A recent Supreme Court decision highlights just how important it is for contracting parties to carefully consider potential risks and ensure those risks are appropriately addressed in the contract (Ayers Rock SkyShip Pty Ltd v Voyages Indigenous Tourism Australia Pty Ltd  NSWSC 82).
Ayers Rock SkyShip Pty Ltd (ARS) entered into an operator agreement (the Operator Agreement) with Voyages Indigenous Tourism (Voyages) to conduct a business providing rides in the gondola of a tethered helium balloon near Uluru (SkyShip Business).
The Operator Agreement provided that ARS was required to conduct the SkyShip Business during normal business hours throughout the term of the contract. Voyages had the right to terminate the Operator Agreement if ARS breached any of its terms and did not remedy that breach within 14 days of receipt of a breach notice.
The Operator Agreement did not include any provision about the parties’ obligations if ARS was unable to conduct the SkyShip Business due to, for example, damage to the balloon.
The winds of change
The SkyShip Business commenced operation in August 2018. However, in October 2018 high cross-winds destroyed the helium balloon, halting the operation of the SkyShip Business (October 2018 Incident).
Following the October 2018 Incident, ARS informed Voyages that it would be unable to resume the SkyShip Business for approximately 9 months.
Voyages issued a default notice under the Operator Agreement (the Default Notice) asserting that ARS was in breach of its obligations in failing to operate the SkyShip Business and requiring ARS to recommence that business within a short period of time.
ARS was unable to recommence the business in time. Voyages then issued a termination notice under the Operator Agreement.
ARS then issued proceedings with the main issue being whether its failure to operate the SkyShip Business after the October 2018 Incident constituted a breach of the Operator Agreement entitling Voyages to terminate.
Bursting the balloon
ARS argued that:
its inability to operate the SkyShip Business was not a breach of the Operator Agreement because, on its true construction, the obligation to conduct the SkyShip Business only applied within ordinary circumstances, and the October 2018 Incident was an exceptional circumstance not within the scope of the provision;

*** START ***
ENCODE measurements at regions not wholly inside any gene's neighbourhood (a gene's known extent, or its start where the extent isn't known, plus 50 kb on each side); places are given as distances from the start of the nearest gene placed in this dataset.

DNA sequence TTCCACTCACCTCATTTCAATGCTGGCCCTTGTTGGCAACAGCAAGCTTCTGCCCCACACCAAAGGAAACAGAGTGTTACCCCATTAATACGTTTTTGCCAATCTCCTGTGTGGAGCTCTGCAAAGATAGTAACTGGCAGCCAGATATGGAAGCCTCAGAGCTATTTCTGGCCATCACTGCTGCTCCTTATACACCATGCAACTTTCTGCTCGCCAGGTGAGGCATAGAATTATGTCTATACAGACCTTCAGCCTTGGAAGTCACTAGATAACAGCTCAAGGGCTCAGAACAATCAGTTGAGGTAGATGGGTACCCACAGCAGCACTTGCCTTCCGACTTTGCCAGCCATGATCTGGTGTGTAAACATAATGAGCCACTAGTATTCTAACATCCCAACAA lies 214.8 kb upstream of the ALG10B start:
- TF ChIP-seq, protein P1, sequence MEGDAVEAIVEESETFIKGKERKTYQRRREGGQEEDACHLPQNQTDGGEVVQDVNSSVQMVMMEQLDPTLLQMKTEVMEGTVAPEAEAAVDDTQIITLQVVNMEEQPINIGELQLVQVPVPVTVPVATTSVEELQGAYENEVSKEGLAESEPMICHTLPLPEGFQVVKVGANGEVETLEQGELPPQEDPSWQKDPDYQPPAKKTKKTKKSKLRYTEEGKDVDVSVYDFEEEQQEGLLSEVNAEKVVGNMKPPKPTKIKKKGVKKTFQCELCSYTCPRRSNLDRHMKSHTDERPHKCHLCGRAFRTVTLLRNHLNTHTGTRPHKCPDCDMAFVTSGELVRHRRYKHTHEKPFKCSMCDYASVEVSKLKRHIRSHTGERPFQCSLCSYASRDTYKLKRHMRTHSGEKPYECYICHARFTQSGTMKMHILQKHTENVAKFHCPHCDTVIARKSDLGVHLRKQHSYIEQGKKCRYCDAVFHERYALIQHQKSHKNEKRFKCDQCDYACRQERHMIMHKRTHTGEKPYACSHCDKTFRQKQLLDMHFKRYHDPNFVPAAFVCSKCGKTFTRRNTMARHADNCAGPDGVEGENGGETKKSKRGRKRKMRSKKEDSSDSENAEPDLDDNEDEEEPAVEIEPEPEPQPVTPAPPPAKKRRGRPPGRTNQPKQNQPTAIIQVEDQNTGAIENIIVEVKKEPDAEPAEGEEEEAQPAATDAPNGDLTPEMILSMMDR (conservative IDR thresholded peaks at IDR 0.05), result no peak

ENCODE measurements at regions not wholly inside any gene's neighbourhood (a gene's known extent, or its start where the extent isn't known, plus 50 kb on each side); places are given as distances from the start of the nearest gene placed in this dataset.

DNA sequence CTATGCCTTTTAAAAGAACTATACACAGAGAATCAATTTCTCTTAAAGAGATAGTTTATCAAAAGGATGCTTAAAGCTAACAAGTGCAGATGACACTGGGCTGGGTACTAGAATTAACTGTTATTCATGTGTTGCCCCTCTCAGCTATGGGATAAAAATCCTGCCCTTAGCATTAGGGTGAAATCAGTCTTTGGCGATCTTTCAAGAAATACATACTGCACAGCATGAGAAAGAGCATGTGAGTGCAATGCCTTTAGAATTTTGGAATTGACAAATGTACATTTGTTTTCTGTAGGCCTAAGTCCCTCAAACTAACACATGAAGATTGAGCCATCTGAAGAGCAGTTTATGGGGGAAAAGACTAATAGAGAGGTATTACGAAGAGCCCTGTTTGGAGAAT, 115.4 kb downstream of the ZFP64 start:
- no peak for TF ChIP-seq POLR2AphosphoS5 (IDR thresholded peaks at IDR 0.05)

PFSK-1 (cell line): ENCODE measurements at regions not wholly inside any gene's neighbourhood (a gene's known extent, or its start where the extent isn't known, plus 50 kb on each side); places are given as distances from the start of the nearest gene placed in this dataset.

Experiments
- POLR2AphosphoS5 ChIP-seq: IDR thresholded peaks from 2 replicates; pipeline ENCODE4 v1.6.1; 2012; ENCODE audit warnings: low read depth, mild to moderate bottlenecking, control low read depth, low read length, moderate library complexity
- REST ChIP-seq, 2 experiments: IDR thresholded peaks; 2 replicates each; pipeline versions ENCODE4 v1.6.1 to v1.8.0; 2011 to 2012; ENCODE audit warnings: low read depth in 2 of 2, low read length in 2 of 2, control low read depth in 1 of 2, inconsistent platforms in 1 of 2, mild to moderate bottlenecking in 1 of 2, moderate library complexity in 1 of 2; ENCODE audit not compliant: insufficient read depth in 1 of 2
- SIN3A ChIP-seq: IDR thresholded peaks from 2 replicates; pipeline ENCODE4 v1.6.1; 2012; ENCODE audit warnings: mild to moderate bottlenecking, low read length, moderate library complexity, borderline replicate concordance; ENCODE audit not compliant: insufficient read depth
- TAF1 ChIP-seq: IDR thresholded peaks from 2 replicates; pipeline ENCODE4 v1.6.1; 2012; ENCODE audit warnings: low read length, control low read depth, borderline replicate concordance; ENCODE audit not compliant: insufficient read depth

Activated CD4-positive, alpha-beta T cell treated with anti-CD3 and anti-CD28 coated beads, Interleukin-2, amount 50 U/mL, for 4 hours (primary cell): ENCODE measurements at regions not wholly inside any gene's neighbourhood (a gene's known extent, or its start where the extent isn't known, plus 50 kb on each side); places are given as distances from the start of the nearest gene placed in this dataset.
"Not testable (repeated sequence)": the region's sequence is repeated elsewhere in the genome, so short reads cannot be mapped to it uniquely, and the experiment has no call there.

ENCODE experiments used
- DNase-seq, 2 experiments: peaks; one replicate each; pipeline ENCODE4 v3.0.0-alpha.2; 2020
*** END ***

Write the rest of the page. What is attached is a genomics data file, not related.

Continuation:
- a reasonable business person would not have understood the Operator Agreement to require ARS to operate the SkyShip Business in the exceptional circumstances that arose; and
- it would be manifestly uncommercial to construe the Operator Agreement as imposing an obligation to operate the SkyShip Business on an uninterrupted basis and without regard to the exceptional circumstances precluding its safe operation or rendering the business inoperable.
The Court rejected these submissions and sided with Voyages, finding that:
- the language of the clause requiring ARS to operate the SkyShip Business, viewed in the context of the whole agreement and in the light of the surrounding circumstances known by both parties when the agreement was made, should not be read as including a qualification that the business only operates in ordinary or unexceptional circumstances;
- to construe the Operator Agreement as ARS contended would add a significant gloss on otherwise clear words and introduce uncertainty as to the scope and operation of the agreement;
- in drafting the Operator Agreement the parties chose not to deal expressly with events of frustration or force majeure despite such provisions being not uncommon in other contracts generally;
- there was nothing commercially irrational or absurd in ARS agreeing to assume the risk of events such as the October 2018 Incident in circumstances where ARS was the only party to the contract which had any actual knowledge of the potential threats to the SkyShip Business; and
- as ARS did not conduct the SkyShip Business after the October 2018 Incident in accordance with the terms of the Operator Agreement, it was in breach of clause 4.1 entitling Voyages to terminate the agreement.
How we can help?
This case highlights the importance to contracting parties of carefully considering risks, negotiating how those risks should be borne and clearly recording those matters in any commercial contract.
We can assist you in negotiating and drafting commercial contracts which are clear in the terms and properly protect you by plainly defining where risks should fall and what should happen if the risks eventuate. A well drafted contract could be the difference between your business being a soaring success or a burst bubble!
For more information, please contact Stephen Polczynski or Claire Latham on 02 9234 1500.